by Robert Victor Robert Victor
Reading Time: 5 minutes

A retail transaction doesn’t always end when the customer receives the product they’ve purchased: Approximately 9% of purchases from a physical retail shop result in returns, and that percentage is tripled when it comes to e-commerce retailers with a return rate of around 30%

Retailers should not only prepare for the possibility of returns, but should expect them as a regular part of doing business. Part of the necessary preparation involves creating an effective return policy, which is essential to a good business model and keeping customer retention rates high for brick-and-mortar and e-commerce retailers alike.

Return policies should be organized and written in a way that positively represents your company policies and connects with your customers. When a customer knows that they can easily and quickly return or exchange their product under the right circumstances, they’ll also develop more trust and loyalty for your store. 

Here are some tips for creating an effective return policy, whether you run an e-commerce business or a brick-and-mortar retail shop.

Be Clear and Concise

When writing a return policy, be clear and to the point. Write how you would speak, in a way that’s casual and easy to understand  — not in a way that intimidates or confuses the customer. You want your return policy to give customers confidence and reassurance about your business.

Promote Your Policy

Promote your return policy so that it’s easy to find, either in store or online. For e-commerce retailers, make your policy easy to find on your website and in any emails that are sent after a purchase. You can also include your policy on the receipt in the box you ship the item in. 

Don’t bury your return policy in your website’s footer, and use a font that is easy to read and is visible to your customer.

If you run a physical shop, post your return policy throughout the store, including by the register and on paper receipts. You can even give a quick rundown of the policy when a customer is at the register making a purchase.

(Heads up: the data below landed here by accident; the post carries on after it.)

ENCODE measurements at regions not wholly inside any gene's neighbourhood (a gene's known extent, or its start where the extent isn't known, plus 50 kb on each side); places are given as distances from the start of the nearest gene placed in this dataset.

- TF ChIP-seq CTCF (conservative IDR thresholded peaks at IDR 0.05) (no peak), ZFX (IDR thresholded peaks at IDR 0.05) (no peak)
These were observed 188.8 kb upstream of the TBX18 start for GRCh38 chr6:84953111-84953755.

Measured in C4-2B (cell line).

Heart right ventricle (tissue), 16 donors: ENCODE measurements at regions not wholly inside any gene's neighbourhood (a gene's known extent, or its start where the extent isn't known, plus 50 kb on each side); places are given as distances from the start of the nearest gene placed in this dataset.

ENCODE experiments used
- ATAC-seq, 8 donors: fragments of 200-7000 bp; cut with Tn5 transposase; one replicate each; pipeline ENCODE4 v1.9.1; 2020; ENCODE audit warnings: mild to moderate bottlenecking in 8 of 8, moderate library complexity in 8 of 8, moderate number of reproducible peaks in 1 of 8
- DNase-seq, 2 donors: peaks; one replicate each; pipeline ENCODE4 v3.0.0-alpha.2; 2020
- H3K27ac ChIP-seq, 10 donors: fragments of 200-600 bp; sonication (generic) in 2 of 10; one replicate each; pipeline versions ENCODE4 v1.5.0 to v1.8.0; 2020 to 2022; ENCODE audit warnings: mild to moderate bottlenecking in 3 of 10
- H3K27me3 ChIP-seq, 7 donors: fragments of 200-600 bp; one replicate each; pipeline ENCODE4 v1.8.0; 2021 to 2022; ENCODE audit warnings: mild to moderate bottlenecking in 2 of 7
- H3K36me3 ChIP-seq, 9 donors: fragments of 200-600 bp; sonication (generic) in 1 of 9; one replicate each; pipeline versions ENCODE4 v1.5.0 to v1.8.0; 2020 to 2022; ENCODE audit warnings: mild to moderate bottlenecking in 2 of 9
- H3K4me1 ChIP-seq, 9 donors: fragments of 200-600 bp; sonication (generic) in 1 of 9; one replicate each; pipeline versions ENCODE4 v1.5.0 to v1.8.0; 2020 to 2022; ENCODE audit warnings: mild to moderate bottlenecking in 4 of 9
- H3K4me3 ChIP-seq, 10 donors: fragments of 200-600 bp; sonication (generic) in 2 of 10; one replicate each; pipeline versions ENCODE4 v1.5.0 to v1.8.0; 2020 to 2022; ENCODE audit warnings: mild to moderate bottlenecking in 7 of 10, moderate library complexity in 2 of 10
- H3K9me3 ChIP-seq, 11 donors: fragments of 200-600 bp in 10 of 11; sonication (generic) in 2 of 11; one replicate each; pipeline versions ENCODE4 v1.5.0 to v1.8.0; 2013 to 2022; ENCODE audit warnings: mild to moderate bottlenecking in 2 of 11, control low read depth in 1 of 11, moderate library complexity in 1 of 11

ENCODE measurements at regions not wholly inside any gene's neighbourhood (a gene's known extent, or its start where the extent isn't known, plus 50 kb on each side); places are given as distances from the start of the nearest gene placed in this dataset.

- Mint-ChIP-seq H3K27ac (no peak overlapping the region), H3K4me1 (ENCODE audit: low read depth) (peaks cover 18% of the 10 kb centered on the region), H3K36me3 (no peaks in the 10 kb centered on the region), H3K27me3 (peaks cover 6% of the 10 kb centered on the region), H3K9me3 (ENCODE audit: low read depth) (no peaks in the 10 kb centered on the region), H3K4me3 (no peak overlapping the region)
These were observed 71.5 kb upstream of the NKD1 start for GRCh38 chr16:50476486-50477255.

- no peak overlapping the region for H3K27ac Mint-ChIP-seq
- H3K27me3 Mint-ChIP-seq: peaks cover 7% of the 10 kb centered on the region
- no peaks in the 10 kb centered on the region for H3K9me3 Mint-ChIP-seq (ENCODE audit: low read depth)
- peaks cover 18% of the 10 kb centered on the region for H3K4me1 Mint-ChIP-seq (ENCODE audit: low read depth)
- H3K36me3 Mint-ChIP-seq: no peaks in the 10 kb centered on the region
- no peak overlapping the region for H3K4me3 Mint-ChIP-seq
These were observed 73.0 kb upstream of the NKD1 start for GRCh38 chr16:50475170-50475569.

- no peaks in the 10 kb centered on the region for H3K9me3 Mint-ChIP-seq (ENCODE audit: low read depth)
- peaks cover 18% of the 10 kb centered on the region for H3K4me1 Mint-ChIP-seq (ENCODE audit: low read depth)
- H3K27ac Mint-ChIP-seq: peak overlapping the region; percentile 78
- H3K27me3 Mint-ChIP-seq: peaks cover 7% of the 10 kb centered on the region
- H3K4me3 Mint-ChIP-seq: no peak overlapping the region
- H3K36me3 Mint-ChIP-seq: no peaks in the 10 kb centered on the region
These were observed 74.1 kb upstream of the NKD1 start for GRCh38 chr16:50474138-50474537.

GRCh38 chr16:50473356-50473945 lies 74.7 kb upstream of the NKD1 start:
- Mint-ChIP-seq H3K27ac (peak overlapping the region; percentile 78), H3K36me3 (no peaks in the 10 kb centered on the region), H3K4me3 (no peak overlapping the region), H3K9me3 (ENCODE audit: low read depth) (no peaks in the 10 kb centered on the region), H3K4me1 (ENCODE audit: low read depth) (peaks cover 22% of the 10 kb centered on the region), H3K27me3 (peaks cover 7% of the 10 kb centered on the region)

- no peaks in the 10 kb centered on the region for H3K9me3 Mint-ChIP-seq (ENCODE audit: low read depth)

[Related: How to Handle Post-Holiday Returns]

Set a Clear Return Window Period

If you don’t specify the time frame in which your company accepts returns and exchanges, you’ll have people trying to return things months down the line. You could suffer financial losses if you accept items that are no longer in season or, alternatively, gain some unhappy customers if you refuse to accept their returns.

Avoid these potential issues by clearly disclosing your time period for returns and exchanges. The typical return period is 30 to 60 days after a purchase (or receipt of a purchase for online shoppers).  

Define the Condition of Returns

Define the condition the returned product needs to be in when returned, whether that means it’s returned in an unopened package, with original tags, not used outdoors, or any other guidelines your company deems appropriate.

Defining the accepted condition is important so that you don’t receive a large amount of very used or damaged products that cannot be resold.

[Related: Common Reasons for Delayed Deliveries]

Clarify Your Refund Type

Make a choice when it comes to issuing refunds. Will you be giving the customer in-store credit or a full refund via the method of original payment?